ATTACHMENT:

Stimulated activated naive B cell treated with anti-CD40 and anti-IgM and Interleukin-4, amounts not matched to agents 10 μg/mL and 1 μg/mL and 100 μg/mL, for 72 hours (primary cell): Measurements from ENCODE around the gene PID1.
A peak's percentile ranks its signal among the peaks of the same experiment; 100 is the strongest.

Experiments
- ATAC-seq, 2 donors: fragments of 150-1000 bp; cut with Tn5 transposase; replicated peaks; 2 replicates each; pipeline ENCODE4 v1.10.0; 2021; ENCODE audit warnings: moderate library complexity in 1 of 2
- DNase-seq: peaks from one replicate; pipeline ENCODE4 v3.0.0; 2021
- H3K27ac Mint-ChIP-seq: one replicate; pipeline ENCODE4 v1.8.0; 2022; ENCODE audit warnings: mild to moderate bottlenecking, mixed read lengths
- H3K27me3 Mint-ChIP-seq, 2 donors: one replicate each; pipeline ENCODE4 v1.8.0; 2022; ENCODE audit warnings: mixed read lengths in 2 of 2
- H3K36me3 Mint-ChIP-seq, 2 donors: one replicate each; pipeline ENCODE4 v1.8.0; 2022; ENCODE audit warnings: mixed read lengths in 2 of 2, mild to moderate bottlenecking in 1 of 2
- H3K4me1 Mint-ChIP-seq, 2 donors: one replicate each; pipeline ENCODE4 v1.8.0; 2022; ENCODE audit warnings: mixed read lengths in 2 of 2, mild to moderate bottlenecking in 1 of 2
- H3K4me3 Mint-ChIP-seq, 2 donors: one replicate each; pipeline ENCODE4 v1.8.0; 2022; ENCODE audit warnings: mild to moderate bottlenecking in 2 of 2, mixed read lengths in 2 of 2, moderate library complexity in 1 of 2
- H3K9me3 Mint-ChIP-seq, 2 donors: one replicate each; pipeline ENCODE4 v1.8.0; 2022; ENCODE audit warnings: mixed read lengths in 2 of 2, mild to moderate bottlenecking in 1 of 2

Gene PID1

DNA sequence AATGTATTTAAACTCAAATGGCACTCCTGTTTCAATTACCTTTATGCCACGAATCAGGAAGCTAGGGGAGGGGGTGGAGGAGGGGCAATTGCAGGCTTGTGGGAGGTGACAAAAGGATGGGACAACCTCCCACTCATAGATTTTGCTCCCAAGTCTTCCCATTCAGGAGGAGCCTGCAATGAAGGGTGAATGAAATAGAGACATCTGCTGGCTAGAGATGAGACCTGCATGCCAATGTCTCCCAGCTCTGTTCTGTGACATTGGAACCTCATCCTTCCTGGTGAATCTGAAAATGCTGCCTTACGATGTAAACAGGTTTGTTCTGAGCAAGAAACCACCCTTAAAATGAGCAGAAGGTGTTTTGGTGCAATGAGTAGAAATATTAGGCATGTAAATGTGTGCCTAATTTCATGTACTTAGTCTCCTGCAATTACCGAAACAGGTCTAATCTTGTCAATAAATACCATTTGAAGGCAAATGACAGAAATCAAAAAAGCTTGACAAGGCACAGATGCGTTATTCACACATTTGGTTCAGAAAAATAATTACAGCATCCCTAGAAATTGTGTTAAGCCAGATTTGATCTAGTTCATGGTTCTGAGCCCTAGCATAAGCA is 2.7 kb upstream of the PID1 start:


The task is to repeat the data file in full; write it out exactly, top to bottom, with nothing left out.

Stimulated activated naive B cell treated with anti-CD40 and anti-IgM and Interleukin-4, amounts not matched to agents 10 μg/mL and 1 μg/mL and 100 μg/mL, for 72 hours (primary cell): Measurements from ENCODE around the gene PID1.
A peak's percentile ranks its signal among the peaks of the same experiment; 100 is the strongest.

Experiments
- ATAC-seq, 2 donors: fragments of 150-1000 bp; cut with Tn5 transposase; replicated peaks; 2 replicates each; pipeline ENCODE4 v1.10.0; 2021; ENCODE audit warnings: moderate library complexity in 1 of 2
- DNase-seq: peaks from one replicate; pipeline ENCODE4 v3.0.0; 2021
- H3K27ac Mint-ChIP-seq: one replicate; pipeline ENCODE4 v1.8.0; 2022; ENCODE audit warnings: mild to moderate bottlenecking, mixed read lengths
- H3K27me3 Mint-ChIP-seq, 2 donors: one replicate each; pipeline ENCODE4 v1.8.0; 2022; ENCODE audit warnings: mixed read lengths in 2 of 2
- H3K36me3 Mint-ChIP-seq, 2 donors: one replicate each; pipeline ENCODE4 v1.8.0; 2022; ENCODE audit warnings: mixed read lengths in 2 of 2, mild to moderate bottlenecking in 1 of 2
- H3K4me1 Mint-ChIP-seq, 2 donors: one replicate each; pipeline ENCODE4 v1.8.0; 2022; ENCODE audit warnings: mixed read lengths in 2 of 2, mild to moderate bottlenecking in 1 of 2
- H3K4me3 Mint-ChIP-seq, 2 donors: one replicate each; pipeline ENCODE4 v1.8.0; 2022; ENCODE audit warnings: mild to moderate bottlenecking in 2 of 2, mixed read lengths in 2 of 2, moderate library complexity in 1 of 2
- H3K9me3 Mint-ChIP-seq, 2 donors: one replicate each; pipeline ENCODE4 v1.8.0; 2022; ENCODE audit warnings: mixed read lengths in 2 of 2, mild to moderate bottlenecking in 1 of 2

Gene PID1

DNA sequence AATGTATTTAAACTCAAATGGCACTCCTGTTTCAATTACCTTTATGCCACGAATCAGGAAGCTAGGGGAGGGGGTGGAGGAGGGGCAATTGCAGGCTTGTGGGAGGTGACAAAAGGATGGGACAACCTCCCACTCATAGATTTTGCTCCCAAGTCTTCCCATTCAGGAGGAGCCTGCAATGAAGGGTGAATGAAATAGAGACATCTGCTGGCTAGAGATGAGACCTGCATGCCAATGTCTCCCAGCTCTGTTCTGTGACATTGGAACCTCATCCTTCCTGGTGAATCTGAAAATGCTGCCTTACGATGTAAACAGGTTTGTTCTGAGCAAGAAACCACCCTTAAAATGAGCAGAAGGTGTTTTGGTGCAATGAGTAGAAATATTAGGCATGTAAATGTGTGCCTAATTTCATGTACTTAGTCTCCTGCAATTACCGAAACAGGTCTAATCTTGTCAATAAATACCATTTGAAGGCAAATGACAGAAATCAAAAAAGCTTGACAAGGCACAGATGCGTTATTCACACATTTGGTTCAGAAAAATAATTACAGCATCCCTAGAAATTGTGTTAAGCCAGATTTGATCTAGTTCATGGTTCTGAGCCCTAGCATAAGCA is 2.7 kb upstream of the PID1 start: